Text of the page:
What does it mean to be an addict or alcoholic? I’m not talking about the medical definition but at the core who are these people? Here’s what I learned in my 10 years in and out of the rooms of a 12-step program. Addicts and Alcoholics are...
This two-day workshop was a great success and a lot of fun. It gave everyone the opportunity to reach out to fellow colleagues, to meet, dine and socialize with like-minded professionals, to learn from each other, and to grow our outreach. For information on how to attend...
Living with an alcoholic or being close to one often means living in a spiral of despair, guilt, and anger. When a person is addicted to alcohol, they are not in control of their behavior and often act in a way that is dangerous for themselves and those around them. It is a common myth that alcoholics are just people who do not have good character, but the fact of the matter is that anyone can be the victim of addiction.
It has nothing to do with a person’s moral character. If a person is chemically addicted to behavior, they are not in control of their alcohol consumption. This can be hurtful and frustrating for those around the alcoholic, who may not understand why a person cannot quit drinking. They may feel guilt for not being able to do a better job of stopping an alcoholic from drinking, or harbor resentment towards the alcoholic for not being able to drink.
Few things are as difficult as watching a loved one struggle with addiction. Addiction is a destructive force that takes over a person’s entire personality, and watching someone you care about damage themselves, their jobs, and their relatilconships is incredibly difficult and frustrating. It is normal to feel powerless and helpless when someone you love is facing addiction.
Addiction takes over a person’s entire brain and renders them powerless to fight impulses to use. Many addicts may lie about their addiction and how much they use. They may make promises that they intend to quit, or tell people that they have stopped using when they have not.
Addicts are not the only ones who can be in denial about their addiction. Friends and family can also remain in denial about whether their loved one actually needs treatment. How do you know when an addict is at risk? How can you tell if you should stage an intervention?
If you have a friend or family member who is suffering from addiction, chances are you have considered staging an intervention. It is incredibly devastating to watch a loved one struggle with addiction. They may often claim to quit, only to use again. Their moods may shift dramatically, and they may lash out and become unstable at even the mention of the thought of help. If an addict has reached this serious and severe stage of addiction, the important people in his or her life may have no choice but to stage an intervention.
Staging an intervention is a last ditch effort to appeal to an addict’s desire to get clean. No one but an addict can decide to get healthy, but communicating with the addict in as clear and serious of a fashion possible may be the impetus for the addict to finally come to terms with the severity of their addiction. While an intervention can be a very useful tool in convincing an addict to get help, staging the intervention is an extremely challenging process. Confronting an addict may very well cause them to go on the defensive, and end in a fight that sends the addict further away from their loved ones. So, how does one stage an intervention? How can you get through to your loved one and have the highest probability of a success rate?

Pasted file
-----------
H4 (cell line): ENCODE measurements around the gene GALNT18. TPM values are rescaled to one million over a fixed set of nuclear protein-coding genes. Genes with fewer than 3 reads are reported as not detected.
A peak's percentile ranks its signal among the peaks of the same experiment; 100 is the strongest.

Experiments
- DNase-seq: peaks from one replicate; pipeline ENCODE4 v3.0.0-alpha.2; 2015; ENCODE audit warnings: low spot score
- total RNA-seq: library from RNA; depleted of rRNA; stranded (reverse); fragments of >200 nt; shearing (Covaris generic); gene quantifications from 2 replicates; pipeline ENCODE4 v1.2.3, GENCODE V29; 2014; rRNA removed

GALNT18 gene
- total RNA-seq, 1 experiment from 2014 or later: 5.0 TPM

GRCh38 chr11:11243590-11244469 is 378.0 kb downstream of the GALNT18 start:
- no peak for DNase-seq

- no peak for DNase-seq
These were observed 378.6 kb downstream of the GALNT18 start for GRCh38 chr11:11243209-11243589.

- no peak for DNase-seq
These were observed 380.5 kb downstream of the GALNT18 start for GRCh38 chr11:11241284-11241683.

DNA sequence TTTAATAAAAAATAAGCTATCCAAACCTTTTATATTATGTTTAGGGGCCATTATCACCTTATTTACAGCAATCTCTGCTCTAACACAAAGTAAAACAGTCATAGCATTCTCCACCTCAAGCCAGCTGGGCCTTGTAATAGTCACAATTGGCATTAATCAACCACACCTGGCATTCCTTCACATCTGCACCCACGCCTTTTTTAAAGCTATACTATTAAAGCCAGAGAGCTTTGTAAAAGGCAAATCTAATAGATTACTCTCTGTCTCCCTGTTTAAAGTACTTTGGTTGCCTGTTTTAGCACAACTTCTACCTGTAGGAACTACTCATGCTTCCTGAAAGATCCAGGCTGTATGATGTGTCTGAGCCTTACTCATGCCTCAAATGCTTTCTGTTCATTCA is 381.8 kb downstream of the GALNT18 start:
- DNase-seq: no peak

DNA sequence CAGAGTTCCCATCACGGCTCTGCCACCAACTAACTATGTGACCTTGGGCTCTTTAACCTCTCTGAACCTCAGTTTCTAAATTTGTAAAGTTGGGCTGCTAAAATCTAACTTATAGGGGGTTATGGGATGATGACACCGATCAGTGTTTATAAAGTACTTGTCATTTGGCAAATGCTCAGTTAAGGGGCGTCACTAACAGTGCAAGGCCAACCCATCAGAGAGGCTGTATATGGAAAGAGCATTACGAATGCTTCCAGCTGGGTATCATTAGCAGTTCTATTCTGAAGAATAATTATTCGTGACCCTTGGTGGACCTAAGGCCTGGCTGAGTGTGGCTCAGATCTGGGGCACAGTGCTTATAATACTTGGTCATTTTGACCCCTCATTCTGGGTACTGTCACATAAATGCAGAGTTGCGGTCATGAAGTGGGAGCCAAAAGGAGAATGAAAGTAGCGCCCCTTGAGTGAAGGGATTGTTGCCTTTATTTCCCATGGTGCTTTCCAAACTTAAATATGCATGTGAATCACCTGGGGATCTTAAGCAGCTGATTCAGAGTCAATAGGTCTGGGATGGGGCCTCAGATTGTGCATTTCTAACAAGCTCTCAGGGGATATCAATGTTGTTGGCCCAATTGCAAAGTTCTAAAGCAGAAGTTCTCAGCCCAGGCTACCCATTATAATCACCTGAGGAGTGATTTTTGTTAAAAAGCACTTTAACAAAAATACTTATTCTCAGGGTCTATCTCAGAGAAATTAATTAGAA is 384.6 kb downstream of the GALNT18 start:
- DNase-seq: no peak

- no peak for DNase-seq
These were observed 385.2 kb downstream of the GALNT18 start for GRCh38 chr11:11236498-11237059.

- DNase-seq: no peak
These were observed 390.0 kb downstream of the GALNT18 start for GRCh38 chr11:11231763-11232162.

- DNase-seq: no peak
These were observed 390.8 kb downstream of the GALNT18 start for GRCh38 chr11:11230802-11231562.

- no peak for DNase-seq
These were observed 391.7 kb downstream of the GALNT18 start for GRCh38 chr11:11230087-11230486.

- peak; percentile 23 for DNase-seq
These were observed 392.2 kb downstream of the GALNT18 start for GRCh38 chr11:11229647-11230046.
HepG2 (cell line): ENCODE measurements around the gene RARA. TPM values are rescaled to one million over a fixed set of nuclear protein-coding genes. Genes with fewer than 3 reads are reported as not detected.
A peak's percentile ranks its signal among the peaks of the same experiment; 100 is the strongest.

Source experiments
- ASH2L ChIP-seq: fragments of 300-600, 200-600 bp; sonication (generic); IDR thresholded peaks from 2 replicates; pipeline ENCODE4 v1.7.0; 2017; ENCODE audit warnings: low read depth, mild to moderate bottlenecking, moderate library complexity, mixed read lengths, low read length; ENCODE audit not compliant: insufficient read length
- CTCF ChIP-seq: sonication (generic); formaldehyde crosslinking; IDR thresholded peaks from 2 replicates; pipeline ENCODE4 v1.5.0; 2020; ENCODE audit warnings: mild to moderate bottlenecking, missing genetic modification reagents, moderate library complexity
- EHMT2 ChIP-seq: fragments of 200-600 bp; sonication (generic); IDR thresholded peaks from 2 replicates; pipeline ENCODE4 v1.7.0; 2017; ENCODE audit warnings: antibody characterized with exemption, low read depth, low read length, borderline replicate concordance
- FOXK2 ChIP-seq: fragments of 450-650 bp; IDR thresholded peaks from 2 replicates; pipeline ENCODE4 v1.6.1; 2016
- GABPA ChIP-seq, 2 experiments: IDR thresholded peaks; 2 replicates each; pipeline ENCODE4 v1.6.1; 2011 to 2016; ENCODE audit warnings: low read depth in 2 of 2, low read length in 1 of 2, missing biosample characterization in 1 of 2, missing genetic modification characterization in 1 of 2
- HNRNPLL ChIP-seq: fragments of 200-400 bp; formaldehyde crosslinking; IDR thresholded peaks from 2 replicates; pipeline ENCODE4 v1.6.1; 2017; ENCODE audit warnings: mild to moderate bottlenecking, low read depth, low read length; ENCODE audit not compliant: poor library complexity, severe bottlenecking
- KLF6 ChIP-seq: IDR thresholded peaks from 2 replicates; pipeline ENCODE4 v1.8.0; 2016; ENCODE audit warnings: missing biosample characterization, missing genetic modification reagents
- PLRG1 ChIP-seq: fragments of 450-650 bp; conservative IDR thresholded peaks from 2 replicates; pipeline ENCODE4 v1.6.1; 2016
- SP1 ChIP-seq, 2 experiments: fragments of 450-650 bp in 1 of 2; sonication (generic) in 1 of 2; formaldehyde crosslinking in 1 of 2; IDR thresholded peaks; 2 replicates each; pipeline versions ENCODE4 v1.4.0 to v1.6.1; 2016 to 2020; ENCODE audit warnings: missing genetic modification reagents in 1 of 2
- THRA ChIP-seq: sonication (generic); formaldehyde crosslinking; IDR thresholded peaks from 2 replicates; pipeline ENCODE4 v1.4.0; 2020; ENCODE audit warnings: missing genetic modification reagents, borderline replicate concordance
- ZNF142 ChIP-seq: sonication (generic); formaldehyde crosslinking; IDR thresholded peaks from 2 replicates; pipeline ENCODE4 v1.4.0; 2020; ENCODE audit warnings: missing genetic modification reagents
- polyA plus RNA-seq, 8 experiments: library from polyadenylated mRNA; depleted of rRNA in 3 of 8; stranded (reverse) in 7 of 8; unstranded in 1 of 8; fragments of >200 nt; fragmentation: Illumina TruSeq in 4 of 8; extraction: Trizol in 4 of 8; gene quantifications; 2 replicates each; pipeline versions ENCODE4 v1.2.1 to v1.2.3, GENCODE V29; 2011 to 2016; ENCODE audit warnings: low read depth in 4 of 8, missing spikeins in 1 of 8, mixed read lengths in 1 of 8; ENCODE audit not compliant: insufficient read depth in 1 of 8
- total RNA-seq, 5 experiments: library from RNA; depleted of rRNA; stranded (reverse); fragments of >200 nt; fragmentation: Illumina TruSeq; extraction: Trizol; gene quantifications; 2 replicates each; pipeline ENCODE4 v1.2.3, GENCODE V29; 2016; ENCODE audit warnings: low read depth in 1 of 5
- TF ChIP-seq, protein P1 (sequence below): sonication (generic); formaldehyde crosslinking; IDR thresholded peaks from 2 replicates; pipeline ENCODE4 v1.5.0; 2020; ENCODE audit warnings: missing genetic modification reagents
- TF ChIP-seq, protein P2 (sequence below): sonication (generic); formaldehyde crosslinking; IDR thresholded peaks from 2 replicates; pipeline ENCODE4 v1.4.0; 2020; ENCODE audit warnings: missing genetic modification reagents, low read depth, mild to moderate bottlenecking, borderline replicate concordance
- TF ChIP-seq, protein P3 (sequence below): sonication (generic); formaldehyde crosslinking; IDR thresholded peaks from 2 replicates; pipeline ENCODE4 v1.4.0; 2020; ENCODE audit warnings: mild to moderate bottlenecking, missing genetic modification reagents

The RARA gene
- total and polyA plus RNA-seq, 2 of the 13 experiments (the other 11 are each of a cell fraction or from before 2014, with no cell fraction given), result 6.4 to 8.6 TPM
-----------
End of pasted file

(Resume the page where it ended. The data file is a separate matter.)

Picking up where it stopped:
Few things are as frustrating and upsetting as watching a loved one lose a struggle with addiction. Whether an addict is struggling with abuse of drugs or alcohol, when the addiction has completely taken hold of their lives, they are in essence a slave to that substance. An addict is so fixated on procuring more drugs or alcohol that they place this above literally every other aspect of their lives. They will sacrifice work, shelter, and the most important relationships in their lives in order to find more drugs or alcohol. This is an incredibly dangerous way for a person to live. An addict who is nearing rock bottom is risking their lives every day and must seek treatment if they are ever going to return to their normal selves.
One of the only ways a friend or family member of an addict can help lead an addict towards the decision to seek help is to stage an intervention. There are several methods of intervening with an addict.
Actor David Carradine’s sex addiction is discussed on Jane’s Velez’s show.
Her panel includes top addiction and intervention expert, and author of Find It and Fix It, Ken Seeley; David Carradine’s third ex-wife, Gail Jensen; and TMZ assignment reporter, Mike Walters.
The group identifies that David’s preference was bondage, which Ken Seeley identifies as potential for a diagnosable sex addiction.Foul Play?
Was foul play a part of David Carradine’s untimely death, or was his sexual addiction responsible for asphyxiation, the autopsy-revealed reason for death?
Watch the two-part video interview to hear how David’s death could have been prevented, and how Ken Seeley works to help those who need to begin a life in recovery.PART 1: